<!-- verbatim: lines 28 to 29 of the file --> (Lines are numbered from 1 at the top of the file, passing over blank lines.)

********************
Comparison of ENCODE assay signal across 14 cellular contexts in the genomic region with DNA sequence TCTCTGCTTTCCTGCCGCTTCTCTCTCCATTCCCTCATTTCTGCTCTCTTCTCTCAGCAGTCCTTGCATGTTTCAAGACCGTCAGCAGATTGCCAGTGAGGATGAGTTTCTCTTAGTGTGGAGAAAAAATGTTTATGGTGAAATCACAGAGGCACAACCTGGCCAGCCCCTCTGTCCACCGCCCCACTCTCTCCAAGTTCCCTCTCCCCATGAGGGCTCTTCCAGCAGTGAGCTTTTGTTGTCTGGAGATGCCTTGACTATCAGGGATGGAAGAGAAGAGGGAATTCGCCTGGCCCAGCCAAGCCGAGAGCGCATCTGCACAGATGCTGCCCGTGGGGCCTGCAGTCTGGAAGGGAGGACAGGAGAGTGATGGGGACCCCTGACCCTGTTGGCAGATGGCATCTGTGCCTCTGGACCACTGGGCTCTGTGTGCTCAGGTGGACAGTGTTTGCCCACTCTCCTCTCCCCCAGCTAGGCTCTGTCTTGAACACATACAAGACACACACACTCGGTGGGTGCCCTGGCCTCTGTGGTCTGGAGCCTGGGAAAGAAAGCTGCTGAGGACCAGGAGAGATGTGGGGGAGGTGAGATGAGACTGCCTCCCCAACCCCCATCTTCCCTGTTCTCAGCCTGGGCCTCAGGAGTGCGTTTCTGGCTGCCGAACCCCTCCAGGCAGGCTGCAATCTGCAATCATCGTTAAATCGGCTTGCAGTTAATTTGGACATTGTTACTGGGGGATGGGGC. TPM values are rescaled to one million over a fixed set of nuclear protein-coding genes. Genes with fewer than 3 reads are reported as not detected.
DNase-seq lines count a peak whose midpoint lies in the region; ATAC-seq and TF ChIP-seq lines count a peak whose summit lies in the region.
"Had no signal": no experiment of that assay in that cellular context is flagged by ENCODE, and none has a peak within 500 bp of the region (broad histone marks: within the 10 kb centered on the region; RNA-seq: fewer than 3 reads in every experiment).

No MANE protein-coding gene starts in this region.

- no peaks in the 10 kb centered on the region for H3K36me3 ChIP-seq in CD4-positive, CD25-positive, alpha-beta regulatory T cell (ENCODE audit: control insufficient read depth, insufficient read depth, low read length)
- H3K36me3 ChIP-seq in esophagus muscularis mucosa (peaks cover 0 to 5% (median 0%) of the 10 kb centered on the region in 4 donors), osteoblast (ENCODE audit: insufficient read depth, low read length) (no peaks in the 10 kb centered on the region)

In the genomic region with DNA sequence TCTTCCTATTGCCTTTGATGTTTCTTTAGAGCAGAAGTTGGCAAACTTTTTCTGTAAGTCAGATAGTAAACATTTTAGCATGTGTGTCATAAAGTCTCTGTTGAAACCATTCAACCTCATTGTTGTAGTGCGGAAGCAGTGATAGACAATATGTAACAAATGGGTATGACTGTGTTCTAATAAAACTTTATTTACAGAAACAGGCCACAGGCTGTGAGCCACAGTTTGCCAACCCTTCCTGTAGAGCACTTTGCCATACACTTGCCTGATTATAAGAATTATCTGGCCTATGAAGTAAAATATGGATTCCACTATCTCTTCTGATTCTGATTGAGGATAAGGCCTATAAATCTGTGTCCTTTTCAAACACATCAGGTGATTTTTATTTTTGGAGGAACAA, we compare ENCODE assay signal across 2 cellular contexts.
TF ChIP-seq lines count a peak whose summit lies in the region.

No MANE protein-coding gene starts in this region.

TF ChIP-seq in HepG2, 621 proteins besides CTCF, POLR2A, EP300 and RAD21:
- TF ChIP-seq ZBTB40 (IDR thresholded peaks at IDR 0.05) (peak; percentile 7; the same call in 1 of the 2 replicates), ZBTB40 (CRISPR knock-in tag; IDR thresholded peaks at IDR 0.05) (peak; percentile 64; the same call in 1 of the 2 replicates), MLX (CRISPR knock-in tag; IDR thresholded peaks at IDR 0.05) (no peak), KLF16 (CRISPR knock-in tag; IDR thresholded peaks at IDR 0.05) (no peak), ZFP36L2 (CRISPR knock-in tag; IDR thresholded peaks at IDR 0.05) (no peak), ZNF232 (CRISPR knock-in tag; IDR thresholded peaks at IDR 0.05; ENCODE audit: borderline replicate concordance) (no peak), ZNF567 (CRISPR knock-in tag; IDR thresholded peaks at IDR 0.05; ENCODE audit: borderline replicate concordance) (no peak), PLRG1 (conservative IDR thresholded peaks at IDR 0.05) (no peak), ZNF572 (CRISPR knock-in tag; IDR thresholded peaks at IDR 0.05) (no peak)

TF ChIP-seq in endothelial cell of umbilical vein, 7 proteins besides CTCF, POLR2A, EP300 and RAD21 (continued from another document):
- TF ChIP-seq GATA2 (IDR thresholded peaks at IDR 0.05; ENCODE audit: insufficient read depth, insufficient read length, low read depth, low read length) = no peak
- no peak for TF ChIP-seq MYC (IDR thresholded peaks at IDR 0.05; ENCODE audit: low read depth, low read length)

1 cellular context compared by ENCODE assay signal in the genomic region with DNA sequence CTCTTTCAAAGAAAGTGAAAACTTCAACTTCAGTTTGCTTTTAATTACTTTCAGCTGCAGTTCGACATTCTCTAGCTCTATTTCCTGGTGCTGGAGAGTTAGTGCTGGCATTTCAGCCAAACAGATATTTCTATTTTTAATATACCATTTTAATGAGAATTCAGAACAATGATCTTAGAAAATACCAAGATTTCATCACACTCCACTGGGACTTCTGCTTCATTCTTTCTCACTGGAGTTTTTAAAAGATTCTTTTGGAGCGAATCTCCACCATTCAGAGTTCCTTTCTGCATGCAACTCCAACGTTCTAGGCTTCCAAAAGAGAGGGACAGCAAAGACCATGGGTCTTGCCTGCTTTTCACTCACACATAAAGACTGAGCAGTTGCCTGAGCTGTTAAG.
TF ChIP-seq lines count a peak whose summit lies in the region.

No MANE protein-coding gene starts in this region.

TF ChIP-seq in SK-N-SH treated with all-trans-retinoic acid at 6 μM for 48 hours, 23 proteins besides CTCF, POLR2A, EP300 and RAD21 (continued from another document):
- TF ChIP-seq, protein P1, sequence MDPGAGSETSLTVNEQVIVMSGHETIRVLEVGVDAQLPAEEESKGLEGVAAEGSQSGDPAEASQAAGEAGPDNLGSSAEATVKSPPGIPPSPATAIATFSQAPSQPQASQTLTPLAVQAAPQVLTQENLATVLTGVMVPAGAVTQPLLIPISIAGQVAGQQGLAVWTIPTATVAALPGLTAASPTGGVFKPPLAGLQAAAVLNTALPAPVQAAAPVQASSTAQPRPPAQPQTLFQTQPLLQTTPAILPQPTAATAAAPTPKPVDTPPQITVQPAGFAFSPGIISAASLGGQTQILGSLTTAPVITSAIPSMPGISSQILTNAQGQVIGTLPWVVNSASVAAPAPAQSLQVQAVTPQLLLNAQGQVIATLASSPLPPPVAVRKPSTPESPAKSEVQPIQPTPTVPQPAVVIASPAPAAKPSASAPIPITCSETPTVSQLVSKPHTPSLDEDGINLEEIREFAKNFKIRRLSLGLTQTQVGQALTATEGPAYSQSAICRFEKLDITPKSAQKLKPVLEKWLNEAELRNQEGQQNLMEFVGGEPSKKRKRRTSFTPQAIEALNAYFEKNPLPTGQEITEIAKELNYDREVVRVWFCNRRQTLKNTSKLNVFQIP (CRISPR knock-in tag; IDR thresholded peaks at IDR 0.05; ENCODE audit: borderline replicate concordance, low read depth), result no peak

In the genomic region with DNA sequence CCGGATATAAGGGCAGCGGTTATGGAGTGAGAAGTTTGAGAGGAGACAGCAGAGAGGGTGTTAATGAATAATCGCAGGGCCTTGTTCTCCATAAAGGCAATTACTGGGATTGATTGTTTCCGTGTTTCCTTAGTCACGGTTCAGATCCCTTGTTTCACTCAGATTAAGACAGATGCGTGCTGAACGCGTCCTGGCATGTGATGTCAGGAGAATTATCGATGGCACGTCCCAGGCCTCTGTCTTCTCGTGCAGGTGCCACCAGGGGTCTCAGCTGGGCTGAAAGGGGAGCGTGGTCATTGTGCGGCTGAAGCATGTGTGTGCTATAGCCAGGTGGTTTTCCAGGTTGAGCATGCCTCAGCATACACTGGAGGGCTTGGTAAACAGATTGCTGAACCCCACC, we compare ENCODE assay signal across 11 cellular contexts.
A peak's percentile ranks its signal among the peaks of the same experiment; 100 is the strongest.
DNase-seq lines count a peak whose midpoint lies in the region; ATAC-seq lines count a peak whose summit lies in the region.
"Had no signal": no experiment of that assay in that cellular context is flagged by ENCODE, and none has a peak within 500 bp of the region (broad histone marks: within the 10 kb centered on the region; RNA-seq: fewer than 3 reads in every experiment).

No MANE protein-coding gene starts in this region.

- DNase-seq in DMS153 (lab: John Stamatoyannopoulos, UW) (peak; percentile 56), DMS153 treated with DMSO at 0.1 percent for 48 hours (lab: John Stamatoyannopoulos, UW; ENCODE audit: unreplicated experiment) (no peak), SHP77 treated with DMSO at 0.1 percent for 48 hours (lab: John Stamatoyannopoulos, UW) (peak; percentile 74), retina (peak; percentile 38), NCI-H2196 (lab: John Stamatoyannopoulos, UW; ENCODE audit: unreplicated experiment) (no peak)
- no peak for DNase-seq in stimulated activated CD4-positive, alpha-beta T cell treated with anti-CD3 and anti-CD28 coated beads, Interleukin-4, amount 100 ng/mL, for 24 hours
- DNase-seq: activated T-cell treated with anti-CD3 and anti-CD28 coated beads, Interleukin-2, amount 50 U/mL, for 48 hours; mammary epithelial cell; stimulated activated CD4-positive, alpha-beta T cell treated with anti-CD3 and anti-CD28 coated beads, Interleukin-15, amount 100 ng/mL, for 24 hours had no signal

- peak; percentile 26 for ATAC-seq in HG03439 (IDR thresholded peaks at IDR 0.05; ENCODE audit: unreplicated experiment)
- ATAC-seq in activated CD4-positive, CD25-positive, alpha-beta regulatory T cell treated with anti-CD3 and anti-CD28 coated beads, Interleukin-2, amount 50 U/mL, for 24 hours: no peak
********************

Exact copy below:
- peak; percentile 26 for ATAC-seq in HG03439 (IDR thresholded peaks at IDR 0.05; ENCODE audit: unreplicated experiment)
- ATAC-seq in activated CD4-positive, CD25-positive, alpha-beta regulatory T cell treated with anti-CD3 and anti-CD28 coated beads, Interleukin-2, amount 50 U/mL, for 24 hours: no peak